23. Oregoncharles

    I realize this is a naive question, but: what happens in the EU if a major clearing and financial center (London) is suddenly cut off? We’re hearing that at least the Italian banks and Deutschebank are, ummm, fragile; and Italy is TBTF.

    Obviously, England, or at least London (the rest of England may think they have it coming), would take a major financial (fiscal?) hit. But what about the counterparties on the Continent? The rest of the EU is MORE fragile than Britain.

    I think it goes almost without saying that there’s a tremendous amount of posturing going on – in reality, negotiations have already started, at least the public part. It would help to know what the EU side has to lose (basically, the Euro.)

    1. Yves Smith

      If the banks that have their ops in the UK are caught without having moved their ops in time and having gotten their licenses in times, they can do their business through correspondents. Makes that business less profitable and if it were to be anything other than a short-term arrangement, it would make them less credible as international banks and customers would migrate their Euro-related business to Continental banks.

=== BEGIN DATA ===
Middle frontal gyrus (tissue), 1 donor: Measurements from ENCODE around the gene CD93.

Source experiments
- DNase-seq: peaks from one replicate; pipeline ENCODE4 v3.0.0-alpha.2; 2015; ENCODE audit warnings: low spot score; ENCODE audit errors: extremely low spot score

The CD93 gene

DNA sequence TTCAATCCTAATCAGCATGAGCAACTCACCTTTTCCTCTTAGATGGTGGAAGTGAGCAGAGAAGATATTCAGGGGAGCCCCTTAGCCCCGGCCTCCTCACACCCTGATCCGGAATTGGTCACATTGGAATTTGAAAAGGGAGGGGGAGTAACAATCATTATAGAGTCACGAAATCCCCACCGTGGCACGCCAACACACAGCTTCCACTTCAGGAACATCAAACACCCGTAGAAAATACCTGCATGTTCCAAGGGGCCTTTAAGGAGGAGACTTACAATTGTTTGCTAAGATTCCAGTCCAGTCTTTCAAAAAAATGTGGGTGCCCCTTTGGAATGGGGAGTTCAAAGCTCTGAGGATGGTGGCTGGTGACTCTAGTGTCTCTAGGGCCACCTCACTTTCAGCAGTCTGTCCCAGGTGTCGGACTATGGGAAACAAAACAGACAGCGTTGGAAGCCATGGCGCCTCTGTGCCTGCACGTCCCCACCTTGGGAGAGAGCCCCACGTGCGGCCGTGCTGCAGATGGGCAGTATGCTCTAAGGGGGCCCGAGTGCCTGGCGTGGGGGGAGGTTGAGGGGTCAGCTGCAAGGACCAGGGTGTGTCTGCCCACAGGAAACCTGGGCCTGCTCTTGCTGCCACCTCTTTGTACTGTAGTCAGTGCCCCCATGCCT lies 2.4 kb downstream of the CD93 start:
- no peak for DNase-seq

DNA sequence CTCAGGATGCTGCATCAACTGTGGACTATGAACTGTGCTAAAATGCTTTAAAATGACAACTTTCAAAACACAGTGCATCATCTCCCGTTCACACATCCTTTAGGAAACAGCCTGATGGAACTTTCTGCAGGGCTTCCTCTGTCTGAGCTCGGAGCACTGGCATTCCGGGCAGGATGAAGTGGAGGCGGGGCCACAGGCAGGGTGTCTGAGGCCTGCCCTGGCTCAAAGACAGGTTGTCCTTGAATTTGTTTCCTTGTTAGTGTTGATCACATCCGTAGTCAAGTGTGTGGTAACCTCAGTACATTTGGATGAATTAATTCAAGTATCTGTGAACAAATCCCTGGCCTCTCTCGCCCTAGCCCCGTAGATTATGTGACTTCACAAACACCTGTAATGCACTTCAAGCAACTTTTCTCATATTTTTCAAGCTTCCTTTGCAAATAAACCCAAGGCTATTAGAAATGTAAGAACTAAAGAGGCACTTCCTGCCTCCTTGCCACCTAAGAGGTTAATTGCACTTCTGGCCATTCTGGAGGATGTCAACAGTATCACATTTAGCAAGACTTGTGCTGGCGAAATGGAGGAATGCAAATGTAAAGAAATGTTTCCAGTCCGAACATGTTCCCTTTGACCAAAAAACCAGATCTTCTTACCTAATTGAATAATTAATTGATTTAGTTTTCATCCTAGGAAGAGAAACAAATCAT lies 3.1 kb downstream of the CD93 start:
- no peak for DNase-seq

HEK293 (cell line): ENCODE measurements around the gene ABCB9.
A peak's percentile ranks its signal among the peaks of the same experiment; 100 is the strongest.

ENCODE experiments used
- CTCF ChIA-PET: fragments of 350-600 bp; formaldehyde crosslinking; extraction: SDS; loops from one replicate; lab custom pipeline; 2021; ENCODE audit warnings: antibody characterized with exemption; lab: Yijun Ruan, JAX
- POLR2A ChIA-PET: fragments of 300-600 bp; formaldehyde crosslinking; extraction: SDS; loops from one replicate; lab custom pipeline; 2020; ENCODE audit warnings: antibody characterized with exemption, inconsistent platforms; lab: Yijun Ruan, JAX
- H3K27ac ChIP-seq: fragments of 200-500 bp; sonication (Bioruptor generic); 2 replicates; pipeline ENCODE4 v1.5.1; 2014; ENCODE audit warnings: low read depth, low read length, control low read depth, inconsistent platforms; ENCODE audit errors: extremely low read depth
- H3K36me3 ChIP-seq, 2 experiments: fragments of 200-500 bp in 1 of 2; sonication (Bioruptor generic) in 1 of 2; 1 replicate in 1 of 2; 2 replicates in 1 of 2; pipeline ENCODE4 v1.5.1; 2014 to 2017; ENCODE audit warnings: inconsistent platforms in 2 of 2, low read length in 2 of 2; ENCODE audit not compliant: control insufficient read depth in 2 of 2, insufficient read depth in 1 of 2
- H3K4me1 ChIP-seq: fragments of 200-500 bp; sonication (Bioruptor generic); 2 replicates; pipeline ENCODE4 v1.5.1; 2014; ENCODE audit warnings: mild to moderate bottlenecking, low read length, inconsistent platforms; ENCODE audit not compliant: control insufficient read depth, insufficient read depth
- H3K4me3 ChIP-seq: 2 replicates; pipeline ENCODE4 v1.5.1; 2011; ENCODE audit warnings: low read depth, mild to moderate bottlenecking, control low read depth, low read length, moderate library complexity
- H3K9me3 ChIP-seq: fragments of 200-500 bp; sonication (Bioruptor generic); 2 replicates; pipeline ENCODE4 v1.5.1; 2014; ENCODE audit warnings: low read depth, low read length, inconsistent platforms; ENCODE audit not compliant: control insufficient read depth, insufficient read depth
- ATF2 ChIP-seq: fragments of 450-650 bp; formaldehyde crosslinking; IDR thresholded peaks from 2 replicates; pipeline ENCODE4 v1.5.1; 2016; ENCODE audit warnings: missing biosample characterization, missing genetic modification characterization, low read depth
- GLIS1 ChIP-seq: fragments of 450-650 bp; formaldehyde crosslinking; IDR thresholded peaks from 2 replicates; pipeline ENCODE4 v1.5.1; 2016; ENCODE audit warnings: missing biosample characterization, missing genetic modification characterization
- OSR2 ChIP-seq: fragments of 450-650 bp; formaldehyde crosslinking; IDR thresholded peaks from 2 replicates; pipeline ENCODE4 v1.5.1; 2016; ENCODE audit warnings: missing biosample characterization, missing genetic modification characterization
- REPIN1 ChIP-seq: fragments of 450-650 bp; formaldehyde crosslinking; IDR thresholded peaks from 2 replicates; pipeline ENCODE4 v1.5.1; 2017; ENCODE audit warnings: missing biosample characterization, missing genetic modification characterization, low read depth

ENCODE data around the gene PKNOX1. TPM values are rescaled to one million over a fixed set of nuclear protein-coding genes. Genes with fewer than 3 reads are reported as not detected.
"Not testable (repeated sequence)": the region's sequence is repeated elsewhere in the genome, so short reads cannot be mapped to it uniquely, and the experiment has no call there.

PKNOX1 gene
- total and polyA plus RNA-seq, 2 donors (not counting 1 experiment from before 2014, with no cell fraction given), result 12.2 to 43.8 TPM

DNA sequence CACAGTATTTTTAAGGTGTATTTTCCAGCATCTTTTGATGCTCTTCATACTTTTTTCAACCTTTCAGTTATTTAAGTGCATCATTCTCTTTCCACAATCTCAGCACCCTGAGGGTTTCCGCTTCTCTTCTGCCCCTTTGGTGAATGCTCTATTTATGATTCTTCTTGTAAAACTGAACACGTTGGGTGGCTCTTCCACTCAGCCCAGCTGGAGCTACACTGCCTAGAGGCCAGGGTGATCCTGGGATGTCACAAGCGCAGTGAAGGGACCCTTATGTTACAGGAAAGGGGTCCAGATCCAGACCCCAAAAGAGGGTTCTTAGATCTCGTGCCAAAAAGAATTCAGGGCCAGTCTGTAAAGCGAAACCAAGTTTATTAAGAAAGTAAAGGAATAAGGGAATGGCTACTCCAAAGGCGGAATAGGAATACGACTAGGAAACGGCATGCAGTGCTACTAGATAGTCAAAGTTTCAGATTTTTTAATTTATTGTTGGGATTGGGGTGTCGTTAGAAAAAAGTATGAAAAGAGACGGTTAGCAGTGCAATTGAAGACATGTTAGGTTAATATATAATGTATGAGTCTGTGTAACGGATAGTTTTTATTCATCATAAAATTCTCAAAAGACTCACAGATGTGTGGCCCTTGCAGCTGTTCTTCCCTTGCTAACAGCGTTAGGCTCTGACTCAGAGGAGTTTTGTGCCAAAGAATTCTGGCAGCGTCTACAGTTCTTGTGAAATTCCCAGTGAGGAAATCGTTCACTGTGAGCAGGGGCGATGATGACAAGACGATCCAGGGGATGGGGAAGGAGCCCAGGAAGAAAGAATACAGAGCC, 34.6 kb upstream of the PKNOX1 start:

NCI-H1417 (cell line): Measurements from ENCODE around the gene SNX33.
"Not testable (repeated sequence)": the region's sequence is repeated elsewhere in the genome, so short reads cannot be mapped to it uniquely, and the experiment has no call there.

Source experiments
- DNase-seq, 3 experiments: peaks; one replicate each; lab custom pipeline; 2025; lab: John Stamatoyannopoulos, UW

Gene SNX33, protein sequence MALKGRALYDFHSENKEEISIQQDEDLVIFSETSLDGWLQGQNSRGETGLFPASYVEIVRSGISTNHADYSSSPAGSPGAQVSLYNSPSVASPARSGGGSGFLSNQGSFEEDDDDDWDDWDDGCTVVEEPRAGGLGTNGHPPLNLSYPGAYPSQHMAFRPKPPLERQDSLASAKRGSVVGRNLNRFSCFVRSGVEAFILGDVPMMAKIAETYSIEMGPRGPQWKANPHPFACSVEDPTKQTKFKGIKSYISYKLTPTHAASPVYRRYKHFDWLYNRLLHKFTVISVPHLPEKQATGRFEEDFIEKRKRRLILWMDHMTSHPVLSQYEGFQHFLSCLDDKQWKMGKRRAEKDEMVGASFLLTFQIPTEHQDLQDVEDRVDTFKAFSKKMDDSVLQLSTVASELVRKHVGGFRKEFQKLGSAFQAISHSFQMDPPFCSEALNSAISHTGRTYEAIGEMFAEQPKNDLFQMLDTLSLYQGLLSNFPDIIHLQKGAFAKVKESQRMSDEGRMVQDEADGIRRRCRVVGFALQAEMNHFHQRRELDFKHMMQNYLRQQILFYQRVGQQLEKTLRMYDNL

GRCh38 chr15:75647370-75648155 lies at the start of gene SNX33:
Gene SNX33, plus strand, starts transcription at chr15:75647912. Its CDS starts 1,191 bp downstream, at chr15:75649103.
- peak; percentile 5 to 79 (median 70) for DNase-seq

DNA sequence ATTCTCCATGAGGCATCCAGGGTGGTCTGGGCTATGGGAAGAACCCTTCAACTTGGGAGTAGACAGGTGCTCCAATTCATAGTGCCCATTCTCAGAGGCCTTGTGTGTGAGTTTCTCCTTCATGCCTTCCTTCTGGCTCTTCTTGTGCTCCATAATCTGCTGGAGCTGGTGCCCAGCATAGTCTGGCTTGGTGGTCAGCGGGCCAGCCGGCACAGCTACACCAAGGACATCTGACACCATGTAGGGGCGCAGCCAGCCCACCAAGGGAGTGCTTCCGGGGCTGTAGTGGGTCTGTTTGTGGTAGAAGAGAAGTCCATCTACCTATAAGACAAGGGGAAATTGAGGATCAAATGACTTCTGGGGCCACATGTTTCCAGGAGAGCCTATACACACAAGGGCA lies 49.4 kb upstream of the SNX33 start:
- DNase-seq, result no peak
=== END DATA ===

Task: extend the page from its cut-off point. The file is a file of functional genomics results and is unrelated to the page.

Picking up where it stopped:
1. Jim Haygood

        And there’s more:

        Clinton says that Wasserman Schultz will serve as honorary chair of her campaign’s 50-state program to help elect Democrats around the country.

        Doubling down … it’s always worked in government! :-)

          1. Tvc15

            Team Clinton with their second double letter score of the day. DWS did it, and Clinton demonstrates her courageous swift decision making skills.

            How could I not vote for the smug one now?

          2. craazyboy

            Or that Donna Brazile will have the honor of sitting on Deb, symbolizing party unity.